Female kangaroos (does or jills) are permanently pregnant
except at the time of giving birth. Kangaroos produce offsprings only
one at a time, so reproduction should be relatively faster to keep up
the population of the species.
Joeys are born so small they look like newborn mice.
Newborn joeys do not have fur, are blind, and small, just about the size
of the lima bean. After birth the joey crawls to the pouch and attaches
itself to one of the teats there.
The kangaroo has 50 (or more, as some count up to 63) other
relations in its Family that includes the wallaby and other smaller
macropods (large footed).
|Joeys live inside the pouch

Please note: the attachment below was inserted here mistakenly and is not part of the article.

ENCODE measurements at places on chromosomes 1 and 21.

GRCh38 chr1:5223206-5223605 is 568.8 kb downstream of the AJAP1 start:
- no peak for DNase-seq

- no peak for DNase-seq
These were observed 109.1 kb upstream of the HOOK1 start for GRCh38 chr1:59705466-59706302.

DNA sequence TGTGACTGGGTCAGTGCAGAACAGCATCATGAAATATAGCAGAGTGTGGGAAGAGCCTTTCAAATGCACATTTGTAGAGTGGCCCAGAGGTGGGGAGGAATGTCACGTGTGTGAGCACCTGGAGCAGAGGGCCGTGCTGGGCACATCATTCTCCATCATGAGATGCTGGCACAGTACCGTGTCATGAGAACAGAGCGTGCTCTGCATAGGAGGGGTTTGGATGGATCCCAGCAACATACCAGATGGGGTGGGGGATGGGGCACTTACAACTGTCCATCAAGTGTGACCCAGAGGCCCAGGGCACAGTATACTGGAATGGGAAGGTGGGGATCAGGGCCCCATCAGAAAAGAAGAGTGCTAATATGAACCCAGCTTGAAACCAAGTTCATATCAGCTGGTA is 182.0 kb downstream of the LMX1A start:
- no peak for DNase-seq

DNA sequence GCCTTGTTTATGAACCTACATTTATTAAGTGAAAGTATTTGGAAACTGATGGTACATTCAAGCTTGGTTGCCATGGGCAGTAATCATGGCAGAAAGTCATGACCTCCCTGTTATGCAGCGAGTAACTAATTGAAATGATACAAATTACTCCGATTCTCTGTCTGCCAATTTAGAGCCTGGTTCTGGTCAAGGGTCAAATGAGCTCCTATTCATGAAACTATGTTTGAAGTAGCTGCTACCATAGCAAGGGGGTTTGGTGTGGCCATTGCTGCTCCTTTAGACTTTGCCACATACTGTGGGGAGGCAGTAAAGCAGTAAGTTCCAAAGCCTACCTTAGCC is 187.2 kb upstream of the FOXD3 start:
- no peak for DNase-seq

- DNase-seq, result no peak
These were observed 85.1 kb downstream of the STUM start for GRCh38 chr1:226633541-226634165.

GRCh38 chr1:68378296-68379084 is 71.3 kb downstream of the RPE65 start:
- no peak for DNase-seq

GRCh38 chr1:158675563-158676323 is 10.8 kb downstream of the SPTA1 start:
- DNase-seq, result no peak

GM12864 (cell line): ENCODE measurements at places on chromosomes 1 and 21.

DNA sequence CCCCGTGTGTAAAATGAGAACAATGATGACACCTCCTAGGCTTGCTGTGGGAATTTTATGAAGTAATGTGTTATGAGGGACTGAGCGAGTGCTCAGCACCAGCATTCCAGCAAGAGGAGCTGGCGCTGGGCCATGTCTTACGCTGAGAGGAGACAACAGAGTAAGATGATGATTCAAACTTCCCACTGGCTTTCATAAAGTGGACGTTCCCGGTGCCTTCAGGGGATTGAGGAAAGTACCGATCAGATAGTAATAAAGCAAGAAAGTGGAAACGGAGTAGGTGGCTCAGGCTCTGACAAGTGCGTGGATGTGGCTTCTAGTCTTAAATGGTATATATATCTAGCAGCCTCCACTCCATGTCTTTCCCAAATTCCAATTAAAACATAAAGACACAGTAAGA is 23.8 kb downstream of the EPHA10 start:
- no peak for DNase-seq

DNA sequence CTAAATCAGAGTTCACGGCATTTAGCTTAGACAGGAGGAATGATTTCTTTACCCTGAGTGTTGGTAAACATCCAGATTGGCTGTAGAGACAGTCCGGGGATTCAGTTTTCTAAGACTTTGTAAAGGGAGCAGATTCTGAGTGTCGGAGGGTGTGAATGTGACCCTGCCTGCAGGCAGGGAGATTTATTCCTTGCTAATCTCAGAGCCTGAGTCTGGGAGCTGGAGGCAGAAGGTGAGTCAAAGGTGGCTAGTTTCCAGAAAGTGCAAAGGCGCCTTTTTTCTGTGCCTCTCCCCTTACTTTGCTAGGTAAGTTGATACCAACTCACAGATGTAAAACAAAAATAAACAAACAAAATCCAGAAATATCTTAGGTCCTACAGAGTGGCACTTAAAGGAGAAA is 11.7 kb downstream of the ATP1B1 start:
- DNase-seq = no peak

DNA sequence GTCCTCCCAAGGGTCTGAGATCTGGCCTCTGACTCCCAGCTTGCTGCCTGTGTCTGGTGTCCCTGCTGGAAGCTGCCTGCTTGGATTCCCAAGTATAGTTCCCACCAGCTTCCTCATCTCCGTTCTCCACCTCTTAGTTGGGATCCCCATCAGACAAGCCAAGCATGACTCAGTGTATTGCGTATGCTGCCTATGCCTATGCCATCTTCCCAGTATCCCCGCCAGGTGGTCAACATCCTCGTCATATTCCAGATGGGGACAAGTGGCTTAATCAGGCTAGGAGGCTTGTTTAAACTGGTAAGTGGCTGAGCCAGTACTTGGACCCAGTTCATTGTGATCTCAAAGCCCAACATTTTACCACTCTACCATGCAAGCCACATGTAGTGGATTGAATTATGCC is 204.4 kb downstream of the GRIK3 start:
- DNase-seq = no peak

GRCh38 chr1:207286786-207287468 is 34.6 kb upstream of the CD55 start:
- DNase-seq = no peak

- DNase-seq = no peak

for as long as nine (more often just eight) months. Once attached to a teat,
joeys do not leave the pouch –in fact stay there connected to the teat---
until they are about six months old. Then they look at the world for short
moments at a time until they get the confidence to look out most of the
time. The joey leaves the pouch permanently when he is about eight months
Mother kangaroos can produce two kinds of milk. Once in a
while, the female kangaroo gives birth to another offspring while the
earlier one still lives in her pouch. So to feed both, the mother must
produce an infant formula and a growing up milk. However, most of the
time the mother kangaroo delivers of a new offspring only after the
previous one has departed from the pouch. She can hold her pregnancy in
abeyance to do this.
||Now that you know more
about the kangaroo, don’t you feel it is special and unique? Thank God there
are kangaroos and their likes. The world is much richer for them, right?